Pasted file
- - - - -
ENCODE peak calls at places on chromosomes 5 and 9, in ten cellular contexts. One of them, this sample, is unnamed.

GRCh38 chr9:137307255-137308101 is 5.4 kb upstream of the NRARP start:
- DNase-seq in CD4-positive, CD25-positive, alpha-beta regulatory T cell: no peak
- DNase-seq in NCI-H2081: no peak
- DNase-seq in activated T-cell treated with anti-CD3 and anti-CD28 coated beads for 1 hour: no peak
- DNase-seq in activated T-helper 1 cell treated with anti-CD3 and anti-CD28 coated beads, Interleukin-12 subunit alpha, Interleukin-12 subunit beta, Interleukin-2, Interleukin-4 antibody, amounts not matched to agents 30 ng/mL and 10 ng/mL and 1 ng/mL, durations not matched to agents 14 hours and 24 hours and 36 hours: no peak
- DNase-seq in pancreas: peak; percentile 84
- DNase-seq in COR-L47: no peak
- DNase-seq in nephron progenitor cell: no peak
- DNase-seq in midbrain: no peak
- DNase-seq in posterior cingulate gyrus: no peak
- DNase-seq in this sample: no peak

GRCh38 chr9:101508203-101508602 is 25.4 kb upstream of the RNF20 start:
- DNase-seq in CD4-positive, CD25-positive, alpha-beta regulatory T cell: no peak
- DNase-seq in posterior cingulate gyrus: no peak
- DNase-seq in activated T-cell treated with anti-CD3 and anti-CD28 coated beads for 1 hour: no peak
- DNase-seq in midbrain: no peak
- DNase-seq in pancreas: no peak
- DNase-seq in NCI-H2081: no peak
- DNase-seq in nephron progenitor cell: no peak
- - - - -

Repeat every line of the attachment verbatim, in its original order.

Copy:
ENCODE peak calls at places on chromosomes 5 and 9, in ten cellular contexts. One of them, this sample, is unnamed.

GRCh38 chr9:137307255-137308101 is 5.4 kb upstream of the NRARP start:
- DNase-seq in CD4-positive, CD25-positive, alpha-beta regulatory T cell: no peak
- DNase-seq in NCI-H2081: no peak
- DNase-seq in activated T-cell treated with anti-CD3 and anti-CD28 coated beads for 1 hour: no peak
- DNase-seq in activated T-helper 1 cell treated with anti-CD3 and anti-CD28 coated beads, Interleukin-12 subunit alpha, Interleukin-12 subunit beta, Interleukin-2, Interleukin-4 antibody, amounts not matched to agents 30 ng/mL and 10 ng/mL and 1 ng/mL, durations not matched to agents 14 hours and 24 hours and 36 hours: no peak
- DNase-seq in pancreas: peak; percentile 84
- DNase-seq in COR-L47: no peak
- DNase-seq in nephron progenitor cell: no peak
- DNase-seq in midbrain: no peak
- DNase-seq in posterior cingulate gyrus: no peak
- DNase-seq in this sample: no peak

GRCh38 chr9:101508203-101508602 is 25.4 kb upstream of the RNF20 start:
- DNase-seq in CD4-positive, CD25-positive, alpha-beta regulatory T cell: no peak
- DNase-seq in posterior cingulate gyrus: no peak
- DNase-seq in activated T-cell treated with anti-CD3 and anti-CD28 coated beads for 1 hour: no peak
- DNase-seq in midbrain: no peak
- DNase-seq in pancreas: no peak
- DNase-seq in NCI-H2081: no peak
- DNase-seq in nephron progenitor cell: no peak